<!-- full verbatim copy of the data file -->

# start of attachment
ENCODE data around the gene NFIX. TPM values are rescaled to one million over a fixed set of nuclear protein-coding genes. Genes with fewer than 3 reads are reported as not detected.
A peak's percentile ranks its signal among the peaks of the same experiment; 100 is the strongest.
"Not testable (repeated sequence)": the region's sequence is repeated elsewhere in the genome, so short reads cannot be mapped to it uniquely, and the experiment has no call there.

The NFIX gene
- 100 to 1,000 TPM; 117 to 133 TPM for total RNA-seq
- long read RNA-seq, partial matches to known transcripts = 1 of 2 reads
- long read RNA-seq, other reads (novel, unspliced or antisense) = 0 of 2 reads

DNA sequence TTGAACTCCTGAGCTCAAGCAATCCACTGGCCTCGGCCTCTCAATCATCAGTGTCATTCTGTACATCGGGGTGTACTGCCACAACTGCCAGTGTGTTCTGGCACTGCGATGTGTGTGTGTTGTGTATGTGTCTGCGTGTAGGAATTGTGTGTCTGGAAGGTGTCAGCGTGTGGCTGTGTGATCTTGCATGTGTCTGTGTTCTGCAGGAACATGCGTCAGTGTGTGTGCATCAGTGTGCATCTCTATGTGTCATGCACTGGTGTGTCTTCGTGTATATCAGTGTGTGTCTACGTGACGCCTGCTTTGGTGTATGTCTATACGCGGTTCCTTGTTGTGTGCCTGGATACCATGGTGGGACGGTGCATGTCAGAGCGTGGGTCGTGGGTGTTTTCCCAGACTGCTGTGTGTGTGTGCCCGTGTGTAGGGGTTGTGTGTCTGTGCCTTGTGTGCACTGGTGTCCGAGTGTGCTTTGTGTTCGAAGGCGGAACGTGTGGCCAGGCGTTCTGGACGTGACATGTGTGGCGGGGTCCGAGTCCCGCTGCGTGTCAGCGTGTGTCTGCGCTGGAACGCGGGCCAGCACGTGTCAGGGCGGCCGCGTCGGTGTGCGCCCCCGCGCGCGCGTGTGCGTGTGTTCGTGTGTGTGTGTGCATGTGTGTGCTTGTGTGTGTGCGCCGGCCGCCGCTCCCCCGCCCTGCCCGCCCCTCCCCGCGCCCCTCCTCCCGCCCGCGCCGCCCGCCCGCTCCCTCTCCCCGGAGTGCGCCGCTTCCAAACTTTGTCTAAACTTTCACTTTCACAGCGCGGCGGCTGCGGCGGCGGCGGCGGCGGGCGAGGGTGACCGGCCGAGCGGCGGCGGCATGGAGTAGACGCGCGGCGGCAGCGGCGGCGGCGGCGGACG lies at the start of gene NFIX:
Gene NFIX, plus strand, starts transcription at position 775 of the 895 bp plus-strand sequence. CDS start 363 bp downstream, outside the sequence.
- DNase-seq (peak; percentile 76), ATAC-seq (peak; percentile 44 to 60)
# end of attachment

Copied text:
ENCODE data around the gene NFIX. TPM values are rescaled to one million over a fixed set of nuclear protein-coding genes. Genes with fewer than 3 reads are reported as not detected.
A peak's percentile ranks its signal among the peaks of the same experiment; 100 is the strongest.
"Not testable (repeated sequence)": the region's sequence is repeated elsewhere in the genome, so short reads cannot be mapped to it uniquely, and the experiment has no call there.

The NFIX gene
- 100 to 1,000 TPM; 117 to 133 TPM for total RNA-seq
- long read RNA-seq, partial matches to known transcripts = 1 of 2 reads
- long read RNA-seq, other reads (novel, unspliced or antisense) = 0 of 2 reads

DNA sequence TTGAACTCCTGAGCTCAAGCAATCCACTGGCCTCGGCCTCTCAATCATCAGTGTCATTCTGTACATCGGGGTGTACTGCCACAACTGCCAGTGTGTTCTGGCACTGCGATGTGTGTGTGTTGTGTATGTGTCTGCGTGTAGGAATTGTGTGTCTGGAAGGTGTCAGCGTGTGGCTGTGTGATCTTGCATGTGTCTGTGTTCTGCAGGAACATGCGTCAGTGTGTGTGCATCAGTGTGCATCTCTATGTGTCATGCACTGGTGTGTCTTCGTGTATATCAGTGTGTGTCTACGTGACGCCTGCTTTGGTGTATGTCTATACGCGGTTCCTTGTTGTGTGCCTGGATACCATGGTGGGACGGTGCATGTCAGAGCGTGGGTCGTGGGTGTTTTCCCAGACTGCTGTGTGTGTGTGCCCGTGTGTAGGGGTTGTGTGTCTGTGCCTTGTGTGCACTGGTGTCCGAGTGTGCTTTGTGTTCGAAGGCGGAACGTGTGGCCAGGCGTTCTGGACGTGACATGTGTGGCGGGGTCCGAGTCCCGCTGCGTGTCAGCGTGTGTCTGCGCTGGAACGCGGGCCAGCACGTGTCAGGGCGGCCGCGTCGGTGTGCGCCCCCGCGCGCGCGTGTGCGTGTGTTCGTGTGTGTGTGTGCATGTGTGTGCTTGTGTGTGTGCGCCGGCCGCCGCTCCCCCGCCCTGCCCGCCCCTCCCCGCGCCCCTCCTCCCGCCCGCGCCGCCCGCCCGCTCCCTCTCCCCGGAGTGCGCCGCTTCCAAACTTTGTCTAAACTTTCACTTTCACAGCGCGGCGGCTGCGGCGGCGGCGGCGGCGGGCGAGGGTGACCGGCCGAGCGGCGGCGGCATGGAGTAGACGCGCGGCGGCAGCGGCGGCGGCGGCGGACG lies at the start of gene NFIX:
Gene NFIX, plus strand, starts transcription at position 775 of the 895 bp plus-strand sequence. CDS start 363 bp downstream, outside the sequence.
- DNase-seq (peak; percentile 76), ATAC-seq (peak; percentile 44 to 60)